Killdeer’s Empty Nest in our Front Yard

Mother Killdeer

Readers of JBRish know that we have been hosting a mother Killdeer while she incubates eggs in her nest. A couple of days ago, the mother was off the nest for a moment while we were working in the front yard and I noticed that only three of the four eggs remained.

This morning, I did not see the mother on the nest so once again I walked over to the nest to see that there were no eggs or remnants of eggs.

I think perhaps that the eggs were eaten by a predator since there were no broken shell pieces to be found. I looked for chicks, but could not find any. I will continue to search for baby Killdeer, but they may have become part of the “circle of life.

(The eggs were to the right and just below the single weed we let grow in deference to the bird. As is customary with Killdeer, she lined the nest with small pebbles; nothing soft)

Abandoned Killdeer nest

To read the other JBRish posts about our Killdeer visitors:

Birds of Arizona – Killdeer ( Charadrius vociferus )

Killdeer Eggs in Our Yard; Oh My!

For more information about the Killdeer’s rearing process, you can read The Precocious Killdeer. originally published this post
All photographs are Copyright by Jeffrey B. Ross with ALL Rights Reserved

See previous Life in the Desert posts HERE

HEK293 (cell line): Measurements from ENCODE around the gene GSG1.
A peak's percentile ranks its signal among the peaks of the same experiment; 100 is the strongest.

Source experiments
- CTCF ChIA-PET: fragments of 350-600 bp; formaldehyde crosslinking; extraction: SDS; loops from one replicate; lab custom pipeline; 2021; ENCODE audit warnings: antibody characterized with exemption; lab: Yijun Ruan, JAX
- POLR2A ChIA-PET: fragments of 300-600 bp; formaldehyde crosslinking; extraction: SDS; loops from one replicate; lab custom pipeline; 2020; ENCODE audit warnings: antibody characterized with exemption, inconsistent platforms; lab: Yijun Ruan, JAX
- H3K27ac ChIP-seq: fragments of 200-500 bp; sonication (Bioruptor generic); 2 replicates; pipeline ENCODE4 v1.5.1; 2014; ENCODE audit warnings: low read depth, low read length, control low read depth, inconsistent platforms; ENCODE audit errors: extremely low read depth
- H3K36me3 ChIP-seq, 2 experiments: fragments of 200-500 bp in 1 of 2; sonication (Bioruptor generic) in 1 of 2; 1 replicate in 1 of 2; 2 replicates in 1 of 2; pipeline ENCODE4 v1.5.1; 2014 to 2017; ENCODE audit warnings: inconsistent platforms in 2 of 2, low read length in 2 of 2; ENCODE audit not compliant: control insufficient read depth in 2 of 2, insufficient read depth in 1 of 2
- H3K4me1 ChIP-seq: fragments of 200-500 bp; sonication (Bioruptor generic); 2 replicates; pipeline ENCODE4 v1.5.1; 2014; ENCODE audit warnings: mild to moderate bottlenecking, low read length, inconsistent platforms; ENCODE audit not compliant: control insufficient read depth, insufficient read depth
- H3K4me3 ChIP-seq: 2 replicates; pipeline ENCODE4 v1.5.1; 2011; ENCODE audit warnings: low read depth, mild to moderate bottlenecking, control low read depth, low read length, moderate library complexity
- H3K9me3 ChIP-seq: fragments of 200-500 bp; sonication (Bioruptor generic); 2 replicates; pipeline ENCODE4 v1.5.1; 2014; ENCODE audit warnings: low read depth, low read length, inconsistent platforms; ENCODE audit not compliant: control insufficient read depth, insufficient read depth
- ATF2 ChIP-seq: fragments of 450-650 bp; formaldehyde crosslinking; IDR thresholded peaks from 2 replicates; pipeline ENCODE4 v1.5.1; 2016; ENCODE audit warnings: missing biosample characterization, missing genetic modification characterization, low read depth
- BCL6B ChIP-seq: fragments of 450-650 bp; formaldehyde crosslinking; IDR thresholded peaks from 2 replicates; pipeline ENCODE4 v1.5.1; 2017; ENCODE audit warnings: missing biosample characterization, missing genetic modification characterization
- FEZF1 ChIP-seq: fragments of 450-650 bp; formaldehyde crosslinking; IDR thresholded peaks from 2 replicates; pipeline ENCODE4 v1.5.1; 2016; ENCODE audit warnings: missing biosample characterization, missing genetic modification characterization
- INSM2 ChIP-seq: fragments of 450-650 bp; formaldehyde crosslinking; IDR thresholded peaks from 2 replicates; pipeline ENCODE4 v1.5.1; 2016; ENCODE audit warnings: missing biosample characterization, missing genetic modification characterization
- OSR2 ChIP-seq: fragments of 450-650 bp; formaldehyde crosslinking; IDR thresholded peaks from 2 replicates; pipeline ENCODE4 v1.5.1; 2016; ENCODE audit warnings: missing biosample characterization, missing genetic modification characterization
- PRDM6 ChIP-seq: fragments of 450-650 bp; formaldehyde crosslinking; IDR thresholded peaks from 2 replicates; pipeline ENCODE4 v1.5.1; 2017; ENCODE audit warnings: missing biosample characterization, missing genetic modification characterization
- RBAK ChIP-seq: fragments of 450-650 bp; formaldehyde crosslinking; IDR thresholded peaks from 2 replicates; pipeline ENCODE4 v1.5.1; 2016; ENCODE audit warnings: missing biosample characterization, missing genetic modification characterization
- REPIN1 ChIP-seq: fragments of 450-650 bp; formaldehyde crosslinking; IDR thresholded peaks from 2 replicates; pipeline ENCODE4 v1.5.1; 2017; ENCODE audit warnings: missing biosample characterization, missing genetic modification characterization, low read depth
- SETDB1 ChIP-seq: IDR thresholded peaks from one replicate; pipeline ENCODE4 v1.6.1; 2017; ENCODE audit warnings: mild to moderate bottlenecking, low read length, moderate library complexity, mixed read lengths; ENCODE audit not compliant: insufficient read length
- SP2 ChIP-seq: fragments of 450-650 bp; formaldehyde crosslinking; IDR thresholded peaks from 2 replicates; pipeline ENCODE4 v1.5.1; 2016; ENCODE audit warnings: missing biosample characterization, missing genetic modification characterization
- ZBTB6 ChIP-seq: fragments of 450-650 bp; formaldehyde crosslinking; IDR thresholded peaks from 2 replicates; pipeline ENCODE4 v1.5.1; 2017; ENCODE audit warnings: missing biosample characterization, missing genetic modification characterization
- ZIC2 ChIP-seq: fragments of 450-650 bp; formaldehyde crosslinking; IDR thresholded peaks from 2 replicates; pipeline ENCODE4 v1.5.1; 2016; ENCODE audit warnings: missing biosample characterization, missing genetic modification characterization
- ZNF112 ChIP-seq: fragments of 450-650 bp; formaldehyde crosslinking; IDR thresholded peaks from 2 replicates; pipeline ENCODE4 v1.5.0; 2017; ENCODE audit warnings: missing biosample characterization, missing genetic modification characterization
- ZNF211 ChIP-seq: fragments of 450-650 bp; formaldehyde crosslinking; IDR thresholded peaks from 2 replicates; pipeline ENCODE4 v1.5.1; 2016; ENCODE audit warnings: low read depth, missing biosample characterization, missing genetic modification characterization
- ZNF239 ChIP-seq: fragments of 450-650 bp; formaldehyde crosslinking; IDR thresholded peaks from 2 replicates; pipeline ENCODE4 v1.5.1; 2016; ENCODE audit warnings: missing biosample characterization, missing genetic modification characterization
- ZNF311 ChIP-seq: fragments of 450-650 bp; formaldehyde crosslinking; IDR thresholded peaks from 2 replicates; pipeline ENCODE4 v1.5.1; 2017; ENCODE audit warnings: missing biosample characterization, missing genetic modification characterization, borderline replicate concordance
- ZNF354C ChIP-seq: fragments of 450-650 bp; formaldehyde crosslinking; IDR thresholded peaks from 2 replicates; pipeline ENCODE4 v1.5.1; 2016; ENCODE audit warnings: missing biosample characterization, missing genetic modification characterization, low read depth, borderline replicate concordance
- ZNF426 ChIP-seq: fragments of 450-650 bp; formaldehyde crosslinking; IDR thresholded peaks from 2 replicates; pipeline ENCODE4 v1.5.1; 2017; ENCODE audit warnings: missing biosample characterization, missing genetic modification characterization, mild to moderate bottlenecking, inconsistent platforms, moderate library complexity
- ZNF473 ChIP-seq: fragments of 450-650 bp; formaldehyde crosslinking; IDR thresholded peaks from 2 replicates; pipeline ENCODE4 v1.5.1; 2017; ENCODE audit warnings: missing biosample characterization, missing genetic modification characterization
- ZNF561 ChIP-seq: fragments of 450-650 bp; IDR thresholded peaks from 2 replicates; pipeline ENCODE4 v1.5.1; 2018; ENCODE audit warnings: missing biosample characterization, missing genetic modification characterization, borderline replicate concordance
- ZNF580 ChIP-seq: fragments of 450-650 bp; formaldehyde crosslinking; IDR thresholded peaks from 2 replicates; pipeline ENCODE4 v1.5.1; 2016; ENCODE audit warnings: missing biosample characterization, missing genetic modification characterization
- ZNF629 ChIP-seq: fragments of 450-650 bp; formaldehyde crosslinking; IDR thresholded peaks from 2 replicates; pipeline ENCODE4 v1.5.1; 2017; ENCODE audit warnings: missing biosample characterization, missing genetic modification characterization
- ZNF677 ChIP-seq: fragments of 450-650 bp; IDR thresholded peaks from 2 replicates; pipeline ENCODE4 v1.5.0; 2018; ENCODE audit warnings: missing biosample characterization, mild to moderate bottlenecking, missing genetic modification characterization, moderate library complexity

See previous JBRish posts about birds HERE

Hiking Sticks at the Apache Wash Trail – Phoenix

In January, 2015 my brother-in-law was with us and we decided to go for a short hike. The recently opened Sonoran Desert Drive seemed a likely place to visit as we had passed the Apache Wash trailhead that looked inviting.

We enjoyed a short hike up part of the mountain trail and I was able to capture a couple of pictures of a Red-tailed Hawk, nothing great, but enough for an ID.

After we had finished our short hike (we did not do the entire trail), we headed back to the trailhead where I snapped the picture below of two hiking sticks. They must be hiking sticks if they are wearing hiking shoes; right?

Hiking Sticks - Humor

Anyway, I thought this was a funny picture and I wonder whether the footwear was ever reclaimed by its rightful owner.

Read more about the Apache Wash Trail originally published this post
*All photographs Copyright by Jeffrey B. Ross with all rights reserved.

Opuntia (Paddle Cacti) – Phoenix, Arizona

Opuntia - Paddle Cactus